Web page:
Tackle Today: How to Make a Moving Average | Tackle Trading

Moving averages started as a simple indicator for measuring trends. Over time, traders have experimented with a dozen different ways of slicing and dicing the data (ever heard of a displaced exponential moving average?), but we find little value in trying to improve on perfection.

Let’s start with the “average” piece first. Suppose you’re trying to calculate the average price for the past ten trading sessions. Add up the closing price for each of the past ten sessions, and then divide by ten. Suppose this is your data set:

3,4,5,5,6,5,7,6,6,8

Add them up, divide by ten, and you get 5.5.

That is the simple average. Note how each data point had equal weight in the calculation. Yesterday’s close had the same impact as the close of ten days prior.

Now, what of the “moving” part of a moving average?

It refers to the fact that the average is recalculated to consider the most recent day’s close. And, as you add a new data point, an old one drops off. Suppose the above stock closes at 9 on the very next day. We would recalculate the 10-day moving average. But now the 3 drops off because it was eleven days ago.

4,5,5,6,5,7,6,6,8,9

Recalculating the average yields 6.1.

If we plotted the new reading of the 10-day average, it would move from 5.5 to 6.1. Over time, the average will climb or fall as a reflection of the price’s trend.

#TeamTackle

Chart of the Day SPY Daily Chart

Here is a chart example of the S&P 500 ETF with 20-day, 50-day, and 200-day simple moving averages. They are all rising to signal buyers control the short-term, intermediate-term, and long-term market trends.

Video of the day Trading Basics: Moving Averages

Coach Tim at Tackle Trading teaches how to use Moving Averages. Enjoy!

Legal Disclaimer

Tackle Trading LLC (“Tackle Trading”) is providing this website and any related materials, including newsletters, blog posts, videos, social media postings and any other communications (collectively, the “Materials”) on an “as-is” basis. This means that although Tackle Trading strives to make the information accurate, thorough and current, neither Tackle Trading nor the author(s) of the Materials or the moderators guarantee or warrant the Materials or accept liability for any damage, loss or expense arising from the use of the Materials, whether based in tort, contract, or otherwise. Tackle Trading is providing the Materials for educational purposes only. We are not providing legal, accounting, or financial advisory services, and this is not a solicitation or recommendation to buy or sell any stocks, options, or other financial instruments or investments. Examples that address specific assets, stocks, options or other financial instrument transactions are for illustrative purposes only and are not intended to represent specific trades or transactions that we have conducted. In fact, for the purpose of illustration, we may use examples that are different from or contrary to transactions we have conducted or positions we hold. Furthermore, this website and any information or training herein are not intended as a solicitation for any future relationship, business or otherwise, between the users and the moderators. No express or implied warranties are being made with respect to these services and products. By using the Materials, each user agrees to indemnify and hold Tackle Trading harmless from all losses, expenses and costs, including reasonable attorneys’ fees, arising out of or resulting from user’s use of the Materials. In no event shall Tackle Trading or the author(s) or moderators be liable for any direct, special, consequential or incidental damages arising out of or related to the Materials. If this limitation on damages is not enforceable in some states, the total amount of Tackle Trading’s liability to the user or others shall not exceed the amount paid by the user for such Materials.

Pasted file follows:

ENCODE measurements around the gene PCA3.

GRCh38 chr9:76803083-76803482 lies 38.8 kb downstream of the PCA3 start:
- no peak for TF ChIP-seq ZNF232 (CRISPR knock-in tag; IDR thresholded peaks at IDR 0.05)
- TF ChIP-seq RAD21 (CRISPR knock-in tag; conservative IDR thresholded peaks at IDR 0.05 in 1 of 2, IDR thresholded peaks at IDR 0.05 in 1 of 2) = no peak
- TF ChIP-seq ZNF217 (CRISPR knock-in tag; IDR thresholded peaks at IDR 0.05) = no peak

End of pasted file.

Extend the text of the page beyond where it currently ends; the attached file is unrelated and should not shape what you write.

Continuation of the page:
All investing and trading in the securities market involves a high degree of risk. Any decisions to place trades in the financial markets, including trading in stocks, options or other financial instruments, is a personal decision that should only be made after conducting thorough independent research, including a personal risk and financial assessment, and prior consultation with the user’s investment, legal, tax and accounting advisers, to determine whether such trading or investment is appropriate for that user.

Originally published at https://tackletrading.com on December 30, 2020.

Learn. Trade. Connect. Succeed. tackletrading.com